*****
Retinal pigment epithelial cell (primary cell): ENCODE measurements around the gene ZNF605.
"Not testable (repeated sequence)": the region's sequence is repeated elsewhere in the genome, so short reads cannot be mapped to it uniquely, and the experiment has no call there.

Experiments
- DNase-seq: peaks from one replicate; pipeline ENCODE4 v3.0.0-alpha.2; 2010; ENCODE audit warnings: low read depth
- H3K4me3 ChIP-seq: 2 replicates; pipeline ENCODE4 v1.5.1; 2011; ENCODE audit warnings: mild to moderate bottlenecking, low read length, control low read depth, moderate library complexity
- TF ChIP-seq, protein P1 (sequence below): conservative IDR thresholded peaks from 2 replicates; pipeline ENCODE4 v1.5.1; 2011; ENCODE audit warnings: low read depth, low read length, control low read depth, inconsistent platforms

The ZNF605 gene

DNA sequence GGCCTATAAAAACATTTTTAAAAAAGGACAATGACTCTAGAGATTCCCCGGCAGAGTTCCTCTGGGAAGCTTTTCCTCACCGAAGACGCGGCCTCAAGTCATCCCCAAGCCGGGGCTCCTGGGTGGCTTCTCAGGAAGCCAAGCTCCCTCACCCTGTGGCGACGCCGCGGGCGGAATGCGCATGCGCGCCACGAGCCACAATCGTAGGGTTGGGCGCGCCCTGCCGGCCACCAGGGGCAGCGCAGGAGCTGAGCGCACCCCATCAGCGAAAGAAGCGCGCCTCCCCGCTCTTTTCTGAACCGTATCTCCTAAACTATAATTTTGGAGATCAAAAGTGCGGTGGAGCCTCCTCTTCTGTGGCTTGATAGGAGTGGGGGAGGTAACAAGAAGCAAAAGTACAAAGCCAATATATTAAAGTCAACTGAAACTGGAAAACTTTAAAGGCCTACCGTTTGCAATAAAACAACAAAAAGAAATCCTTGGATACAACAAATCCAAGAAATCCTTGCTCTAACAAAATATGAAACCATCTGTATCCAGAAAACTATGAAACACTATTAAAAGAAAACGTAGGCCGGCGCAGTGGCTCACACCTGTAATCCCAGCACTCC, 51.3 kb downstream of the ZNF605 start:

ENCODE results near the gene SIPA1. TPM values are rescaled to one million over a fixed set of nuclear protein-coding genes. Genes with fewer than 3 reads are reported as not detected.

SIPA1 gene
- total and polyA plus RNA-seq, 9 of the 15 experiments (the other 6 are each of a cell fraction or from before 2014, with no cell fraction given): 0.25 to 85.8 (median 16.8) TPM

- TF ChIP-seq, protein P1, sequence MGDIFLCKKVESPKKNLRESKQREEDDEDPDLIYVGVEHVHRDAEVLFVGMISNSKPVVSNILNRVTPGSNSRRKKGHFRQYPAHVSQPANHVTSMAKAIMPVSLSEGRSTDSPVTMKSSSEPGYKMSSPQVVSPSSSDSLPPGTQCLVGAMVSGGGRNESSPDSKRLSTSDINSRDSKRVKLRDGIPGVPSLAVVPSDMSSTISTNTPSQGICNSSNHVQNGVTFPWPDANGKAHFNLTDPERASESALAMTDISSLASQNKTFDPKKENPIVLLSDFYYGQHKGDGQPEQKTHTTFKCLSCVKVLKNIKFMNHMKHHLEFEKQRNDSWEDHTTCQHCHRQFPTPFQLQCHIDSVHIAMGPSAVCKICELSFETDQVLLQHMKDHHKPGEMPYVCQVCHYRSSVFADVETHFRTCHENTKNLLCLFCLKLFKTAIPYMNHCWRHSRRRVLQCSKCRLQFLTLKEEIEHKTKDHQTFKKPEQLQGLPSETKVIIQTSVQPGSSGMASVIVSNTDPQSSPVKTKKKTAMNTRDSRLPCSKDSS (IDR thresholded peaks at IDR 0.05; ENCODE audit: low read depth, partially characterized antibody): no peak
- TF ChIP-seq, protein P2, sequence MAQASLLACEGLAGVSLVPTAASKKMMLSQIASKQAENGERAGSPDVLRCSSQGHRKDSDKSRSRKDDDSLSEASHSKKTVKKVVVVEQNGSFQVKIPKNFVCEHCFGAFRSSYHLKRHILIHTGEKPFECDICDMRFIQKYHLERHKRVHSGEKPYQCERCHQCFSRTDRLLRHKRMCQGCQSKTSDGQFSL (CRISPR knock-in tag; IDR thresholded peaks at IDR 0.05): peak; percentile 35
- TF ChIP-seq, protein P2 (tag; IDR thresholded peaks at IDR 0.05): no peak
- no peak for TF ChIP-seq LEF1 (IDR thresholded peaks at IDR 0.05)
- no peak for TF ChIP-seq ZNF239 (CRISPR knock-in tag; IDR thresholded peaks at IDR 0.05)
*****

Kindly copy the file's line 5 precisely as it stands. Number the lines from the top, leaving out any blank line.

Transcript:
- H3K4me3 ChIP-seq: 2 replicates; pipeline ENCODE4 v1.5.1; 2011; ENCODE audit warnings: mild to moderate bottlenecking, low read length, control low read depth, moderate library complexity